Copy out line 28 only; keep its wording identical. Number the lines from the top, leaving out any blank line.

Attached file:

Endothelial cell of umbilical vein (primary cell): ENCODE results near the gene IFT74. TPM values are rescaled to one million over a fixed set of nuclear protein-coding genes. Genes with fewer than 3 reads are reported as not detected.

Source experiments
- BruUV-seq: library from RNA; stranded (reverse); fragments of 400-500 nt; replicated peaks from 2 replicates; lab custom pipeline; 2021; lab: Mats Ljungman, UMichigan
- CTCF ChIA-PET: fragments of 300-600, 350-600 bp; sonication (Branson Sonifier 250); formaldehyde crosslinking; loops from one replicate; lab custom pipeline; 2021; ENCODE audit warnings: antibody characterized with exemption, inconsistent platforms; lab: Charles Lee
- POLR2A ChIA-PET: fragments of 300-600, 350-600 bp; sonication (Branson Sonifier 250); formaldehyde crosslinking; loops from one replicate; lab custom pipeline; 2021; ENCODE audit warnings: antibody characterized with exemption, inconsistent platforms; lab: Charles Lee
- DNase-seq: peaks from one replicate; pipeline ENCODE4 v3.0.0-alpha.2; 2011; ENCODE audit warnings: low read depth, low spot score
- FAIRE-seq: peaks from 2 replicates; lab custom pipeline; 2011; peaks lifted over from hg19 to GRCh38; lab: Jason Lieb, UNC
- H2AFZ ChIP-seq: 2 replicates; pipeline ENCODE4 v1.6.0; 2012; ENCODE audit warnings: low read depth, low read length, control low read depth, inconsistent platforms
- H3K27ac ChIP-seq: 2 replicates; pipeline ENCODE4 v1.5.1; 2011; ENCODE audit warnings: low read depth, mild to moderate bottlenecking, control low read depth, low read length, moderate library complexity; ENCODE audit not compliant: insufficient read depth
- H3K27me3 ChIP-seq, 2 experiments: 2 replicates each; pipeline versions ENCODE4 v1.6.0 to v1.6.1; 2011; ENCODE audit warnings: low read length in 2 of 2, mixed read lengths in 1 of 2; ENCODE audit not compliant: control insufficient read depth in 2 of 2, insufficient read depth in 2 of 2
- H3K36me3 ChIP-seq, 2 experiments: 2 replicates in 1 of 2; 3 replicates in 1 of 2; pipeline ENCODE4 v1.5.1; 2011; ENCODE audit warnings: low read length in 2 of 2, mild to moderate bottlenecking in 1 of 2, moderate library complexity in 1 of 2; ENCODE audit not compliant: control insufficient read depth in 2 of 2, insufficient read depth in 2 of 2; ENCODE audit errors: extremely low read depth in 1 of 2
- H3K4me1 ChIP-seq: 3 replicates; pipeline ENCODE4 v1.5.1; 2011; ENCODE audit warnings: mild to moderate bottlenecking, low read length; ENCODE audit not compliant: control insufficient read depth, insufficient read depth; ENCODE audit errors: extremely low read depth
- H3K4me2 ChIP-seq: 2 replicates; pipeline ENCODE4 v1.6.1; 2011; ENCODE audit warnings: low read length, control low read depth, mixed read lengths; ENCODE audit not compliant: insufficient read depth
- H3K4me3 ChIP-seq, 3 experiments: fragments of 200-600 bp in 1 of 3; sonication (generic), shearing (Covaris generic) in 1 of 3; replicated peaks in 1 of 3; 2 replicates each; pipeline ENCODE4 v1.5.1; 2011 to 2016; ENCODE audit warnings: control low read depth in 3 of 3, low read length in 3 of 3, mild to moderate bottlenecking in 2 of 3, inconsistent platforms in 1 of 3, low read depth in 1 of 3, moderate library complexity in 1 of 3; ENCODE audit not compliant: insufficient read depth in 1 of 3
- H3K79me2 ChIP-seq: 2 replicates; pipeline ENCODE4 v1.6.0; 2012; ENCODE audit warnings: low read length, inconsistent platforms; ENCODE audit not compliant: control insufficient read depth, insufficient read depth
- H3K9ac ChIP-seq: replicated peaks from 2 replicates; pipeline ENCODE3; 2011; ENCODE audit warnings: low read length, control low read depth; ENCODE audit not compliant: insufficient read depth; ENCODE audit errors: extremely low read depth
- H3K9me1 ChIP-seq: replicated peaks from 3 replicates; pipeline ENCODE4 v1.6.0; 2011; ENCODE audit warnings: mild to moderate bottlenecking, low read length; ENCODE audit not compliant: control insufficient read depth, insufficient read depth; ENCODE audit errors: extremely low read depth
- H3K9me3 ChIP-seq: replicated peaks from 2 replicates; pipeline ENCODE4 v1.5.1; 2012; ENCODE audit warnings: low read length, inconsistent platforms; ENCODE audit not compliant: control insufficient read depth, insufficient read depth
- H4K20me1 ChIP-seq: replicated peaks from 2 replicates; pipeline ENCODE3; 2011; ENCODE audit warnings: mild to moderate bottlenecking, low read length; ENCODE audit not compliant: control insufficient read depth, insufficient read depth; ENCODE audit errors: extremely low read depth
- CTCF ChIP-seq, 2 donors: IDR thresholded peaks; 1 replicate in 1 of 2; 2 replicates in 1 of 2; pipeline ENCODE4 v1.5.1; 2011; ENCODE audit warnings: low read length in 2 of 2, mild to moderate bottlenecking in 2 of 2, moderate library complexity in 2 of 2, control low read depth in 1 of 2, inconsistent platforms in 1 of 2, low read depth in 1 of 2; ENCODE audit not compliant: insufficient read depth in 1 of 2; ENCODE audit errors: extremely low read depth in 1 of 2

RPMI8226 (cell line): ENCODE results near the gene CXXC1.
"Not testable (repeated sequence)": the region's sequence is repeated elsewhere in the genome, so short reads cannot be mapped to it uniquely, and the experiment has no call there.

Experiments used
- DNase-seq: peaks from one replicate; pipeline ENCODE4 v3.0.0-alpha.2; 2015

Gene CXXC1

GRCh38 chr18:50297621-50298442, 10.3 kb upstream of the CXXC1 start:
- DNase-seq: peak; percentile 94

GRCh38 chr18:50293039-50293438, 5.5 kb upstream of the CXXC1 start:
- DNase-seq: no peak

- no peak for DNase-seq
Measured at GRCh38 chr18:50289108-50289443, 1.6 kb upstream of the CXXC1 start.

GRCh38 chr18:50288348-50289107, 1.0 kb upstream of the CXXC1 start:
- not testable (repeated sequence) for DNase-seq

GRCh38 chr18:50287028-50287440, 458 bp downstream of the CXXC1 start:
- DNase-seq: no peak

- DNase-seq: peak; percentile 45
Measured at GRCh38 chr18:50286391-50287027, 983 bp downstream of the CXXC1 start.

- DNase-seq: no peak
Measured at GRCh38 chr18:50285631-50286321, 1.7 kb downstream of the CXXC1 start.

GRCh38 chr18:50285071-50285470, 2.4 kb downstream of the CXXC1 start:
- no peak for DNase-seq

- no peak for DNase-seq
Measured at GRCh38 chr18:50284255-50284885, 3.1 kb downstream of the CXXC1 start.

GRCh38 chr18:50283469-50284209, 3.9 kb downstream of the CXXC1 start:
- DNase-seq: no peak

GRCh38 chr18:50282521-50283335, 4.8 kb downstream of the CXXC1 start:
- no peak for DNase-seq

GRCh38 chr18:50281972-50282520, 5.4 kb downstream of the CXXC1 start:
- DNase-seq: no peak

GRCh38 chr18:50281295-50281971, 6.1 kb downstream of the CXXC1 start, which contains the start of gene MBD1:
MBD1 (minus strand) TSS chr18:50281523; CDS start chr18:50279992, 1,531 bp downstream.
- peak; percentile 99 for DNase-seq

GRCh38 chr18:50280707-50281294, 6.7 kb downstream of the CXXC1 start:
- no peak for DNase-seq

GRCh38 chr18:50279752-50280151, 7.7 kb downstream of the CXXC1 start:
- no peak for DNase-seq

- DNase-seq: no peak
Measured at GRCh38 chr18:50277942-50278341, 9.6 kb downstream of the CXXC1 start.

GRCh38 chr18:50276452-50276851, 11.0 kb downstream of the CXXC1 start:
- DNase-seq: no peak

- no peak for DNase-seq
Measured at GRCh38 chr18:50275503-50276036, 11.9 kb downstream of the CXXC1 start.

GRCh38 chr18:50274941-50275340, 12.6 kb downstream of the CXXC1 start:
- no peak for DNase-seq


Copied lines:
GRCh38 chr18:50293039-50293438, 5.5 kb upstream of the CXXC1 start: